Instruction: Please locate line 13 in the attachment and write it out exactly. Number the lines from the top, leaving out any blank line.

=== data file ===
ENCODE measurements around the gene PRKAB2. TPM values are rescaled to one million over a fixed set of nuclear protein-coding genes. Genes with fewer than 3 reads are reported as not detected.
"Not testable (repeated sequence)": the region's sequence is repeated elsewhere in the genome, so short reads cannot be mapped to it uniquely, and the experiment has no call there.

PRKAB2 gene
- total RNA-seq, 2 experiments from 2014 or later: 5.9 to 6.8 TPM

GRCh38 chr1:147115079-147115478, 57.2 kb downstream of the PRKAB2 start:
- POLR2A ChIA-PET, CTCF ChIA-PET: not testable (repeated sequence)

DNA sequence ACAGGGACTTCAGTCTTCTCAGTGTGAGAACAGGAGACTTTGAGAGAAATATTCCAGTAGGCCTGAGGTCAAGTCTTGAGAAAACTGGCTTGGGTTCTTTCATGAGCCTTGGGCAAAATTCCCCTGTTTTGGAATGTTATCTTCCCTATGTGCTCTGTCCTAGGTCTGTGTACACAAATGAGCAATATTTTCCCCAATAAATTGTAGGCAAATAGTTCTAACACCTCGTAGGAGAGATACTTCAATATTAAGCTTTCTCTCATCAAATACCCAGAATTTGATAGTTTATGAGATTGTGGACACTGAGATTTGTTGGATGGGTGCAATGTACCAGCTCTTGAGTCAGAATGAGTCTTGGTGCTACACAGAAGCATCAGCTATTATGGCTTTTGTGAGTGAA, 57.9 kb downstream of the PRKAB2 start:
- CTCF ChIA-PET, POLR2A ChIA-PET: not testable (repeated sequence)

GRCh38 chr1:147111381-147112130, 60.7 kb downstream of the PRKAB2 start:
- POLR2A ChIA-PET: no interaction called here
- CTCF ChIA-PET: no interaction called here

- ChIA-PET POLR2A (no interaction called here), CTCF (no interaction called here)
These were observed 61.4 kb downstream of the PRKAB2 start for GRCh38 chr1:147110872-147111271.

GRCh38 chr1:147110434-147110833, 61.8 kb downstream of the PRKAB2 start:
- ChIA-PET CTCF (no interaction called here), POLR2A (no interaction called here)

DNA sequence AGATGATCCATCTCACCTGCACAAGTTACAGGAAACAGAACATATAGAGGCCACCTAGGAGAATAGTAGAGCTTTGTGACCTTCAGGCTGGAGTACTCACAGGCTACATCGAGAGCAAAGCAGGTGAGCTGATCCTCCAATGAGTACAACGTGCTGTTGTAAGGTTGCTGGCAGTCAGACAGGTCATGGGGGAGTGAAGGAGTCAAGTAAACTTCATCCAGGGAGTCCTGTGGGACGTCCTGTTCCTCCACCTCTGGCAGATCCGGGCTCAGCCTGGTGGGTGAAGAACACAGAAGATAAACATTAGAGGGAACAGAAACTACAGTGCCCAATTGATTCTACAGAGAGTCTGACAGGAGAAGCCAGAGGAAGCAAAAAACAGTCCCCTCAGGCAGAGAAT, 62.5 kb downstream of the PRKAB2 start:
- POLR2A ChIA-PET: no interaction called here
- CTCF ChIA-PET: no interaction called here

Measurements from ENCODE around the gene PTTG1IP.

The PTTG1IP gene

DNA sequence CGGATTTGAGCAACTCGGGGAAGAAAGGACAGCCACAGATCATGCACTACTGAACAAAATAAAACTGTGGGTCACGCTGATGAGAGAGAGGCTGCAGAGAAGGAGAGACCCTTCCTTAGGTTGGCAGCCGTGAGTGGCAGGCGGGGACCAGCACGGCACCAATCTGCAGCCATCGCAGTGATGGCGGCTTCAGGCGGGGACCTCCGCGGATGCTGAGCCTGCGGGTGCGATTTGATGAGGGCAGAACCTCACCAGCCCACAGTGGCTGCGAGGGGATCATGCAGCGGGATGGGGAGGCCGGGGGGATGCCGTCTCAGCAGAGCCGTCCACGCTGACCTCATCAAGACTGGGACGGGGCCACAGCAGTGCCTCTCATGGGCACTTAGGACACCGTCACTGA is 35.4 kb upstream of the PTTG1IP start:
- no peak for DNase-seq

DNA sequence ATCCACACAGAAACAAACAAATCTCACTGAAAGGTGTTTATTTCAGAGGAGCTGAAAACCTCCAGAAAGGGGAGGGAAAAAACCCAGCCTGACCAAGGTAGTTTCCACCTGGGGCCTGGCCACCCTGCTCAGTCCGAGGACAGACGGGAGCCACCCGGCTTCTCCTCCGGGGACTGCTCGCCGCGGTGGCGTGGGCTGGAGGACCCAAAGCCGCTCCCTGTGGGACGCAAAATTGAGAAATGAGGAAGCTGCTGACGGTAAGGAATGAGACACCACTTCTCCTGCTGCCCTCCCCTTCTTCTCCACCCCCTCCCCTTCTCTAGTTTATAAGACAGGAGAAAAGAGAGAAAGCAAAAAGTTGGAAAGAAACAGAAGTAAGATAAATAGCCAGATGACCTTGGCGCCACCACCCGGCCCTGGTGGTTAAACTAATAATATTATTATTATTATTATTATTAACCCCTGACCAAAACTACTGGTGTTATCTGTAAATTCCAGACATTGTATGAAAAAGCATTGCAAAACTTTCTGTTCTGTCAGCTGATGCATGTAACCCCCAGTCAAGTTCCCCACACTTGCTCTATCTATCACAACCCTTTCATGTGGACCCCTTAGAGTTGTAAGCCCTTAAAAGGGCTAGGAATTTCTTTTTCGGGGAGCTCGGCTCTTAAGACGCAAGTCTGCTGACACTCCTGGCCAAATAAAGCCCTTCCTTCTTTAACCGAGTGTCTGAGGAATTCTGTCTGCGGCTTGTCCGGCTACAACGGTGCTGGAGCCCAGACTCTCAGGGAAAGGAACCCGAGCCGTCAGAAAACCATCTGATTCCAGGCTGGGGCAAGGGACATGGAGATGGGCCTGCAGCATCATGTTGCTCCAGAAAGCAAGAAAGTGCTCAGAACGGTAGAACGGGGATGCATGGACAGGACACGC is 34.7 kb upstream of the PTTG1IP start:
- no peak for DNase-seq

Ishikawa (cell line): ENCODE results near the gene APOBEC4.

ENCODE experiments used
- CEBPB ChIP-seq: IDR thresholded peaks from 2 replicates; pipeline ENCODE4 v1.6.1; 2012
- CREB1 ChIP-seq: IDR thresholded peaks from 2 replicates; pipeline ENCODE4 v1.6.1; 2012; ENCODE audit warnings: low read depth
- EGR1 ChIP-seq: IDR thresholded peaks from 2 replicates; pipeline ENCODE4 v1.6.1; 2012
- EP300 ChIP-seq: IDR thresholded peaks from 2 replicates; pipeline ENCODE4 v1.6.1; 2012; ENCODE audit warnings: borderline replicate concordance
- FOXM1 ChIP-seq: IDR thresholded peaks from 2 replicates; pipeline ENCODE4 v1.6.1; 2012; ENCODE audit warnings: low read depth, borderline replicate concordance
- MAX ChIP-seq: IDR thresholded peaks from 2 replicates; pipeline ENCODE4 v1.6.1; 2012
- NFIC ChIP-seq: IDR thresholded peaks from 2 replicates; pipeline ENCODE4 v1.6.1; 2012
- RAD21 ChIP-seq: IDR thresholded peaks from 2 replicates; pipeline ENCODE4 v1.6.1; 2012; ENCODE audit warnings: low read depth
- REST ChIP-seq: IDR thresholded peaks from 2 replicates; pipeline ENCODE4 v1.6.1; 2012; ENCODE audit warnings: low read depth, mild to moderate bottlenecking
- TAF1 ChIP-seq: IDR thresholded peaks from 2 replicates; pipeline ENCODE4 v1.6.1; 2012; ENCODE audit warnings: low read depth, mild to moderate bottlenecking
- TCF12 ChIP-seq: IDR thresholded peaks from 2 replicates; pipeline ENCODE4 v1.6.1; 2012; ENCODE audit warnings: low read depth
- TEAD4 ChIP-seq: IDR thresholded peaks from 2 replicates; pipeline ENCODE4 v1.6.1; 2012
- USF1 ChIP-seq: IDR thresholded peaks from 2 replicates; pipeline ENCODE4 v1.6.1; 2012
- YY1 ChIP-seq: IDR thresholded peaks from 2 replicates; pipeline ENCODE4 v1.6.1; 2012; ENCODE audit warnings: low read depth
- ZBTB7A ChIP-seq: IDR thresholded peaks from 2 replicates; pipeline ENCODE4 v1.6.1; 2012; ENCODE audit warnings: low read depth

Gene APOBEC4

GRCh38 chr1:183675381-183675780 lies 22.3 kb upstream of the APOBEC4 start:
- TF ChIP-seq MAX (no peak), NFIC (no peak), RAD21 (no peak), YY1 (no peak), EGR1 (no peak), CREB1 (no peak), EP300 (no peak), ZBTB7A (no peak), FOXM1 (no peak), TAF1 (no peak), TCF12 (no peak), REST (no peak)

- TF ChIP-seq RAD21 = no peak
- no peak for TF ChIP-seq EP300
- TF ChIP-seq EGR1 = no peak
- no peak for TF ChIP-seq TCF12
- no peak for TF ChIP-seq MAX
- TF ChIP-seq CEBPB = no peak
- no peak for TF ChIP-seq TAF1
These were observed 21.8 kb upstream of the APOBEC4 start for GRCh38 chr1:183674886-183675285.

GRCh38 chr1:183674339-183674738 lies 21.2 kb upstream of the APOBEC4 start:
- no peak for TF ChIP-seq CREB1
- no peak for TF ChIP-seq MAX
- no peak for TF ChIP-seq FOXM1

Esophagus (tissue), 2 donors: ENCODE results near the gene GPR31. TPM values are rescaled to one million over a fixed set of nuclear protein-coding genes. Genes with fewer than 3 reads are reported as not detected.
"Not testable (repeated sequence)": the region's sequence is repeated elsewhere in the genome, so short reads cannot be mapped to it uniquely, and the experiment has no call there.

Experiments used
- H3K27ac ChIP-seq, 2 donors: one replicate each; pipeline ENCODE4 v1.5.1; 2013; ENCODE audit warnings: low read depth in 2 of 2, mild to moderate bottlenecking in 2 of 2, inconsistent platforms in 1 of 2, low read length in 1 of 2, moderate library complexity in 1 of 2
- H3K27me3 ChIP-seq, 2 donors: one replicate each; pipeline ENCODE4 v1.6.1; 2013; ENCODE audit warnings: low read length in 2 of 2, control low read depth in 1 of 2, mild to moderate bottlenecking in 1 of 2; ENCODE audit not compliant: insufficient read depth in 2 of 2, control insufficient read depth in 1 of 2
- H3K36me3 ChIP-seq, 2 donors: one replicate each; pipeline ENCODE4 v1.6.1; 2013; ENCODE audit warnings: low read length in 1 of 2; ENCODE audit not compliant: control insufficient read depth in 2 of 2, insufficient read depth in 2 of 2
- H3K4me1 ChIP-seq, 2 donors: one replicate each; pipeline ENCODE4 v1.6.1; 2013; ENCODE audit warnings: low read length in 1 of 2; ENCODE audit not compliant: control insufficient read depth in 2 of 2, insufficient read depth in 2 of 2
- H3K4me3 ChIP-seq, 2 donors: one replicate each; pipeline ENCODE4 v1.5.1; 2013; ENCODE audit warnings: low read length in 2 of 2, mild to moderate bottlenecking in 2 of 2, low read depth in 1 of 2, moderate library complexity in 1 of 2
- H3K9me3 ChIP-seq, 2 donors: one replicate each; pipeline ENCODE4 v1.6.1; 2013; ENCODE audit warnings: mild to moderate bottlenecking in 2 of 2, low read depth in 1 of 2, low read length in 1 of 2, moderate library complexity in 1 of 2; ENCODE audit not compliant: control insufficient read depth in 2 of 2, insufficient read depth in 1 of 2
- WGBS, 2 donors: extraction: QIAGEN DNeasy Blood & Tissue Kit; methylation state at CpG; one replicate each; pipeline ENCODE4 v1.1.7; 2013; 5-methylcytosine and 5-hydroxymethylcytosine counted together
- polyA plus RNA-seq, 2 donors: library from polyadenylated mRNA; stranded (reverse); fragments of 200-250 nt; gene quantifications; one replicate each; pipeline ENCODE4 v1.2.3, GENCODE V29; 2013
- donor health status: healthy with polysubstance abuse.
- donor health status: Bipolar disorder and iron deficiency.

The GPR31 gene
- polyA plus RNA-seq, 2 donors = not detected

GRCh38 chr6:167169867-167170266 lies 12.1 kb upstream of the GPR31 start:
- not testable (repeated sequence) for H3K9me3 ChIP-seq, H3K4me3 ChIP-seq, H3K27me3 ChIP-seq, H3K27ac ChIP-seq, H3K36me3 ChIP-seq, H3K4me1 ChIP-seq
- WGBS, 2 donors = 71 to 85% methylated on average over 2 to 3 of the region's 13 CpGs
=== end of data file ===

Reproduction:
These were observed 61.4 kb downstream of the PRKAB2 start for GRCh38 chr1:147110872-147111271.